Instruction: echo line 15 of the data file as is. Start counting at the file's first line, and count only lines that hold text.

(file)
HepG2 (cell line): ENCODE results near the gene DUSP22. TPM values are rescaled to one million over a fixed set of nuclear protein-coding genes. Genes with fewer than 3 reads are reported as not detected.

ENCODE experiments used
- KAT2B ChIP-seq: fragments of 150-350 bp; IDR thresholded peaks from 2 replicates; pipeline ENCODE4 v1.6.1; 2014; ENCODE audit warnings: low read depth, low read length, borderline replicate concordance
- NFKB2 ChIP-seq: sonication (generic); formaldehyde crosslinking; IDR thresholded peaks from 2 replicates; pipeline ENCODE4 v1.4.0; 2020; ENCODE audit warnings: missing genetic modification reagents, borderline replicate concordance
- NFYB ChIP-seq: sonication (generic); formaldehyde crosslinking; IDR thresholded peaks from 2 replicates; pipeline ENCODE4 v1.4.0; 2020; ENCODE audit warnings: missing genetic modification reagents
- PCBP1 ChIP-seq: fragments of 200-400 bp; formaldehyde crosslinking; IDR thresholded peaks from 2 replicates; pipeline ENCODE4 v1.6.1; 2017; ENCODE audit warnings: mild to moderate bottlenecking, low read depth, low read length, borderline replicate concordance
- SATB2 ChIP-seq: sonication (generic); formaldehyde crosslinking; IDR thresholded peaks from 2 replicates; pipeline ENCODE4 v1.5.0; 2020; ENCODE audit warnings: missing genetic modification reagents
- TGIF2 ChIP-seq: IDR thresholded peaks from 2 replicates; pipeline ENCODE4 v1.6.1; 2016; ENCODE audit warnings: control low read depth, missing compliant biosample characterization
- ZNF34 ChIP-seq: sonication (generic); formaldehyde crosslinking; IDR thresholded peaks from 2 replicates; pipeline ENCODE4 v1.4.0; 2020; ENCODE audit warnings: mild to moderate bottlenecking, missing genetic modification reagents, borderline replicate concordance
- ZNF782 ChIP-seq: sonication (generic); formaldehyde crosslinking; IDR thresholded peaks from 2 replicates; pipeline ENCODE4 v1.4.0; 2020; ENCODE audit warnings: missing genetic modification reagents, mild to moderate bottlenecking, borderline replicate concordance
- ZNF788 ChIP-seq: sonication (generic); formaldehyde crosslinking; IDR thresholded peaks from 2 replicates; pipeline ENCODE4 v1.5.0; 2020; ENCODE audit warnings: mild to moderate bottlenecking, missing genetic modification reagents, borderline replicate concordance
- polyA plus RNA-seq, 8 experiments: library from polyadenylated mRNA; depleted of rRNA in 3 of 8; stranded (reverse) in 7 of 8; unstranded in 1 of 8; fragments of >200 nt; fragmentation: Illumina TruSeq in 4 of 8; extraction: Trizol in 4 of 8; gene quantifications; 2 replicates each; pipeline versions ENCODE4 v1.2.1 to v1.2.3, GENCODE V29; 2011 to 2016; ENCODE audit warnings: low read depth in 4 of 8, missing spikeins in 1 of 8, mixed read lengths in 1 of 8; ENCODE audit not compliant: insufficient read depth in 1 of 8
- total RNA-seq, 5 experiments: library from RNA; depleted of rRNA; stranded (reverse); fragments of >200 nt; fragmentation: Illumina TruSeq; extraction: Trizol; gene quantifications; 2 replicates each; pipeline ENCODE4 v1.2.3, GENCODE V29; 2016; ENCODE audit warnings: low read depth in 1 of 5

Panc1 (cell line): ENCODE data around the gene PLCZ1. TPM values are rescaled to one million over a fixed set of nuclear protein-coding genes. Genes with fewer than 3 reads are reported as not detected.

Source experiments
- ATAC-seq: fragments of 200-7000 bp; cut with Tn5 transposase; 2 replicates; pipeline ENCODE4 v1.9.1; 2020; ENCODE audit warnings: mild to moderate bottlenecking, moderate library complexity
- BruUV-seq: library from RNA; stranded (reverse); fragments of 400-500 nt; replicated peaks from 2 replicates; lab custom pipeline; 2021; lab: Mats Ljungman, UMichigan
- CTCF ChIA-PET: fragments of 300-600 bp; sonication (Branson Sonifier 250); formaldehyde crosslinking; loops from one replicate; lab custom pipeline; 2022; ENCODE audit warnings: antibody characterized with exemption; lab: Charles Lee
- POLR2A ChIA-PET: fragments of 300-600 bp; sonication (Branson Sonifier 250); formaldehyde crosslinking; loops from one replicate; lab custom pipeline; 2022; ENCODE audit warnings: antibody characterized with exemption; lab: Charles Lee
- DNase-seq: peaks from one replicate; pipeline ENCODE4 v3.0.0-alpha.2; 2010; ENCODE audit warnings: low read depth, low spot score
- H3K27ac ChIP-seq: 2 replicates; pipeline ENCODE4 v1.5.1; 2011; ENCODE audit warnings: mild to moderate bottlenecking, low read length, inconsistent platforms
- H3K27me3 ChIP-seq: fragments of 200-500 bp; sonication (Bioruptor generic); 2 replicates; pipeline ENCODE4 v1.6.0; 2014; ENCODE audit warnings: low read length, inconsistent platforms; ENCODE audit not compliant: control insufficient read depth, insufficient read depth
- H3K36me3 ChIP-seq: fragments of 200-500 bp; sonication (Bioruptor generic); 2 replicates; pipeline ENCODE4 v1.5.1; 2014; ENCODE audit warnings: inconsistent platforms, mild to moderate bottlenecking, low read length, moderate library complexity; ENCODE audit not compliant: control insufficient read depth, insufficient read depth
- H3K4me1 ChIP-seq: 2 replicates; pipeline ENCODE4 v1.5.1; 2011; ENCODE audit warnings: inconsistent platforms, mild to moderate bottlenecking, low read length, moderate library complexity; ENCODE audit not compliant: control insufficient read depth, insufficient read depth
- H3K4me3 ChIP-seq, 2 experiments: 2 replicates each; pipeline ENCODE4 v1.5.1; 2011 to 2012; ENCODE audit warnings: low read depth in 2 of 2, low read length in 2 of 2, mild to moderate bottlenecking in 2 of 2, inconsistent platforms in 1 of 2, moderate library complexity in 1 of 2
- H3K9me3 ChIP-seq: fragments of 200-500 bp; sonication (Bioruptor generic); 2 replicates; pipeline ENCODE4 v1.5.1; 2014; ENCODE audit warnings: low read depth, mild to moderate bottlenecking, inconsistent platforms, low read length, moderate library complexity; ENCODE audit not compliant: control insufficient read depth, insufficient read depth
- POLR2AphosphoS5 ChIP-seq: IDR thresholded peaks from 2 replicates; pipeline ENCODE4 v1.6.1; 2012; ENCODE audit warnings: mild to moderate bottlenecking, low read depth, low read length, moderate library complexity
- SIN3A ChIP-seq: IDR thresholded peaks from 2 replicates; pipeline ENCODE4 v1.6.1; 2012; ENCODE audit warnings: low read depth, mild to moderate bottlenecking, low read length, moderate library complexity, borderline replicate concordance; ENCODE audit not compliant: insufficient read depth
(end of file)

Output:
Source experiments